Dating raleigh bicycles serial
This phased out the mass off brand imports and instead stressed selling only Raleigh brands (including Rudge and Humber) through an extended network of carefully selected dealers serviced by regional distribution centres.
In 1966, 132,000 "real" Raleighs were sold increasing to 153,000 the following year all at substantially greater profit margins and expanding Raleigh's brand recognition as well.
It not only had the reputation among clubmen that Raleigh lacked, but its product and production offered an unusual but very effective means of selling "custom made" bicycles within a set range of options and features that gave most of the benefits of a truly bespoke frame, but at a lower price point. So it was that in March 1960 that Raleigh acquired all of the share capital of Carlton Cycles Ltd.
Such was its reputation and capability, that Carlton's name, design and manufacturing capacity (at Worksop, 24 miles from Raleigh's Nottingham's works) was not only retained but expanded to be the centre of all high-end racing bike and Reynolds 531 production for the whole of the Raleigh "empire" which now included all of British Cycle Corporation's brand and markets.
In production from 1971 to 1981 with no fewer than four "marks" or versions, the Professionals Marks II-IV were built by Carlton in Worksop rather than by Raleigh in Nottingham and were essentially rebadged variants of the Carlton Giro d'Italia frame.
The final version and also Worksop-built, the Mark V, was based on the Tour de France winning Raleigh Team machines built by the SBDU.
Moreover, starting in 1963 Carlton fielded its own racing team, Carlton-BMB (British Manufactured Bearings), comprised of George Shaw, Michael Coupe, Mike Harpham and Sean Ryan.
Based on the vagaries of competing corporate marketing goals, the team would be variously called Carlton-BMB or Raleigh-BMB (1966, 1968) and in 1967 George Shaw became manager and the squad, composed of such star riders as Bob Addy, Bernard Burns and Arthur Metcalf, tallied 40 first-place wins in road, track and cyclo-cross competition. Owned by Raleigh since the previous year, the marque is still marketed under its original name.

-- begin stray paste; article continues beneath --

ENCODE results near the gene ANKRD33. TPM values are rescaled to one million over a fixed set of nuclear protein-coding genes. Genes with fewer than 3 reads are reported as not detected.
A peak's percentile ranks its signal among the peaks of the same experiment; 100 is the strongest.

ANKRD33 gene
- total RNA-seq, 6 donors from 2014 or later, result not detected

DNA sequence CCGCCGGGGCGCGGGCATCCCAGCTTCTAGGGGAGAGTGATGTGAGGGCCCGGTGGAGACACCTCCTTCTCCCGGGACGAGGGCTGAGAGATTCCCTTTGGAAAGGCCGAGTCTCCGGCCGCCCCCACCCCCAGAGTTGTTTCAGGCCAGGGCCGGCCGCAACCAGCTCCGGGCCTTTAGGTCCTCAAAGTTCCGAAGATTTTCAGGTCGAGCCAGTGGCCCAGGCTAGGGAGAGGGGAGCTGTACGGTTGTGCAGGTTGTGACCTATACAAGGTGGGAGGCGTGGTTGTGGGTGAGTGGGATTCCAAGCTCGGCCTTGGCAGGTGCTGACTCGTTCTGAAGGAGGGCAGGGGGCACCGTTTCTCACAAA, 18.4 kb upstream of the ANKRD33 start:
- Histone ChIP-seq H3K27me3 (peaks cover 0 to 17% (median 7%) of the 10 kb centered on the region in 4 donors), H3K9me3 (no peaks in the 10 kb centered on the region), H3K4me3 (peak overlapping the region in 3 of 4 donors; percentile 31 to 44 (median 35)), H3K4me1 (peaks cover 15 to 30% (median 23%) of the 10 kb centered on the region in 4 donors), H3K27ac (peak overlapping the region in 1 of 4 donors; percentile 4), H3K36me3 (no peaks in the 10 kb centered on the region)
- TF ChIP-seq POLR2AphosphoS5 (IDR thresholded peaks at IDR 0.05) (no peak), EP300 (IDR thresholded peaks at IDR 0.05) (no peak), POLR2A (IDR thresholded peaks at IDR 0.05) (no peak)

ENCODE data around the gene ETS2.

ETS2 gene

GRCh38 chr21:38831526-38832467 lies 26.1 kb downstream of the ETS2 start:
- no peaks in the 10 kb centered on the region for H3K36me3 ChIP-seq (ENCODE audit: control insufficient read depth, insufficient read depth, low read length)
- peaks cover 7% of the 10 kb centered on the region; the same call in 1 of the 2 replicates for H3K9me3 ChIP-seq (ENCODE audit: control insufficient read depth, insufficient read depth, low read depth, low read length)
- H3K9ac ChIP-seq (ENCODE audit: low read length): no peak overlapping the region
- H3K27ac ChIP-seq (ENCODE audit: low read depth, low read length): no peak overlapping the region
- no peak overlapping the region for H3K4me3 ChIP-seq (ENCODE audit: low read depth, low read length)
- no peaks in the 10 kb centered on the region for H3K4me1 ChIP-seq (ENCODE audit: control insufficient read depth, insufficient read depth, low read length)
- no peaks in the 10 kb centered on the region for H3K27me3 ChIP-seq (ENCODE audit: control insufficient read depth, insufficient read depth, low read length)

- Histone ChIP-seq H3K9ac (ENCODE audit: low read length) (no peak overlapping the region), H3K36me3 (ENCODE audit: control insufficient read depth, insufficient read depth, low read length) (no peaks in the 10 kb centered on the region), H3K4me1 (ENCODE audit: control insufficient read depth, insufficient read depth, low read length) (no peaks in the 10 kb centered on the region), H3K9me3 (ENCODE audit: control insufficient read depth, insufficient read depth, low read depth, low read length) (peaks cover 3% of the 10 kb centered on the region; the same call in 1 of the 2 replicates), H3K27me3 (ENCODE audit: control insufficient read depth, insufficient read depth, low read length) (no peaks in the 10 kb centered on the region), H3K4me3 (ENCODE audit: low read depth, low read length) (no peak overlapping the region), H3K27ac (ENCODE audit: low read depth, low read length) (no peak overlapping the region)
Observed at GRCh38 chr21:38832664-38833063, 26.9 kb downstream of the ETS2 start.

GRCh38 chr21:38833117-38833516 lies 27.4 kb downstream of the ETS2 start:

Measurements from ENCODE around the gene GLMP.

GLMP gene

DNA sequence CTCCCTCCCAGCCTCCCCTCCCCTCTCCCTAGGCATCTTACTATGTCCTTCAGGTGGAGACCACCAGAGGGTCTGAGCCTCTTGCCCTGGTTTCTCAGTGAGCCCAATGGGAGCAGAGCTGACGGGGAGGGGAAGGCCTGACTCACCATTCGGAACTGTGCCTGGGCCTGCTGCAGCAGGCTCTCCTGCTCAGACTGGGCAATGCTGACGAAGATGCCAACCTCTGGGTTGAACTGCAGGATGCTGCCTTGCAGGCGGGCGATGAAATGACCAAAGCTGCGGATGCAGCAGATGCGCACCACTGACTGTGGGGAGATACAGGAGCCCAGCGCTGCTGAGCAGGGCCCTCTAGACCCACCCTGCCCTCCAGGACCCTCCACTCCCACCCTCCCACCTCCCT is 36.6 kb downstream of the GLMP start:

Worse, there were Mark II, III and Mark IVs all built the same year and Mark IIIs portrayed as Mark IVs in the 1972 catalogue, etc. Founded in 1898 by Fred Hanstock in the village of Carlton, Nottinghamshire, Carlton Cycles moved to Worksop in 1934 and began to concentrate solely on lightweight club and racing cycles.Any racing enthusiast who wants the very best will find this custom-built bicycle completely satisfying.The frame geometry assures a lively and responsive performance.Indeed, Raleigh was so wedded to the hub gear through its ownership of Sturmey-Archer that it was ill-served when the derailleur came to dominate sports and racing cycling.
Moreover as the epitome of bicycle mass production, Raleigh had little penetration of the discerning club market which always favoured small independent bespoke frame builders.Even more than most Raleigh models of this era, dating and identifying Professionals can be a bit of a minefield especially if one falls into the "brochure trap" of trying to reconcile production machines with the blandishments of a paper brochure.